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Tough Times Ahead For Families

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While the plunge in mortgage rates eased millions of households through the financial crisis after the global meltdown of autumn 2008, balancing the books for many families could get much trickier from now on.

Broadly, expenditure is set to rise, while many people’s income will struggle to keep up. In many cases, incomes will fall as the Government cuts public spending.

For consumers, higher VAT means petrol rising by 2.5p per litre, cigarettes by 12p per pack and a pint of lager or glass of wine by 7p. Economic growth would fall from 1.25% to 0.75%, while the Consumer Price Index (CPI) would receive a healthy kick and 47,000 jobs could go in the retail sector as spending tails off.

Bruce Fair, Kelkoo managing director, says: “A VAT increase raises Government revenues significantly, but consumers are left facing an increase in the price of everyday goods at a time when salaries generally are being frozen and the overall tax burden is increasing.

“The combination of lower disposable incomes, and a reluctance to increase borrowing in the current economic climate, is likely to result in lower levels of spending.”

Plenty of evidence suggests discretionary spending - on things not absolutely essential - is falling: summer holidays, for instance, are widely discounted, vouchers slash the cost of eating out, clubland spending by younger people is taking a dive.

Looking forward, interest rates must rise. Investec Bank reckons one in three savers dipped into cash reserves in the past six months, while the website Moneysupermarket.com says five million people admit to regularly using a credit card to pay household bills.

A further 2.5 million people withdraw cash on their cards, potentially costing £90 million a year in fees because cash transaction APRs usually top 20%.

Kevin Mountford, head of banking at Moneysupermarket.com, says: “Used responsibly, credit cards can be an integral part of household budgeting, but it is alarming to see so many people using their cards to pay for what should be everyday spending.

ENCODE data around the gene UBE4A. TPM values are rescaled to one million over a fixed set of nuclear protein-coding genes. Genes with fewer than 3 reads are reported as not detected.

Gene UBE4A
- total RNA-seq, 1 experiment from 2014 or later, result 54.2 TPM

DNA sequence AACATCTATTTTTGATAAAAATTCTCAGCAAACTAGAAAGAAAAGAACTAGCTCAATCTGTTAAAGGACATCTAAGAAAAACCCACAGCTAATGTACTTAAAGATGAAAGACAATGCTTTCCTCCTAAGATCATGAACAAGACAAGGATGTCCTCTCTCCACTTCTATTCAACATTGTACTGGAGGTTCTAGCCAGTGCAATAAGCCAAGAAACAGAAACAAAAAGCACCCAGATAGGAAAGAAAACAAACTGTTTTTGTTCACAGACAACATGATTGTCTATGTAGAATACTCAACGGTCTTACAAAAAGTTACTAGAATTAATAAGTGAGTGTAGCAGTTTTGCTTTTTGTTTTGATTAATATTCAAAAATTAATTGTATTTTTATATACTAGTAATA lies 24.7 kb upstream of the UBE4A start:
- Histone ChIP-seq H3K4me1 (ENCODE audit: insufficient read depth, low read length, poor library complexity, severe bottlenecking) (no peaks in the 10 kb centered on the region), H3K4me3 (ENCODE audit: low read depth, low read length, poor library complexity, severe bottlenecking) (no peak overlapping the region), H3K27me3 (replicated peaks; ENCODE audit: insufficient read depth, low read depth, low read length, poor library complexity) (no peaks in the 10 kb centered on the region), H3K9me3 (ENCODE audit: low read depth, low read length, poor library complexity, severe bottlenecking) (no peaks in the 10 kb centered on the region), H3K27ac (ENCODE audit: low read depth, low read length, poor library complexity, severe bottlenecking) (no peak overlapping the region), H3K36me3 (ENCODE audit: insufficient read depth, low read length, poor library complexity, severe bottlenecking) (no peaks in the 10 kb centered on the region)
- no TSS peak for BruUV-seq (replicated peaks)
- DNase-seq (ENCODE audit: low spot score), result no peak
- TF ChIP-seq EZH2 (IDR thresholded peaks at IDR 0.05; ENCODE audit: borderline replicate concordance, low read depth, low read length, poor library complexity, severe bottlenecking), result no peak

“Funding a large purchase such as a TV over the length of an interest-free period makes sense. But consumers turning to credit cards to fund basic household bills on a regular basis should be hearing alarm bells, as this habit needs to be avoided wherever possible - it’s really a case of robbing Peter to pay Paul.”

This landscape is familiar to Gary Miller-Cheevers, who started Speed-e-loans as an online agency to provide payday loans in January 2010: his 14-strong team lends a total £250,000 per week to 1,000 applicants. The first loan, limited to £250, is to be repaid when their pay cheque arrives.

Alarmingly, Miller-Cheevers rejects 90% of applications: “This is a short-term fix for people who genuinely have an issue and will get paid at the end of the month. If they have unmanageable debts, we do them a favour by turning them away”, he says.

His company is a tiddler alongside other firms such as Pounds Till Payday. He estimates around 25,000 payday loans are handed over each week, although the figure could be higher if providers could access more cash.

Speed-e-loans customers earn an average £21,000 per year, or £1,430 a month, after tax. Just more than half - 53% - are female, and some use the money to pay dentists’ bills.

He adds: “Payday loans are typically associated with students, the unemployed and lower earners.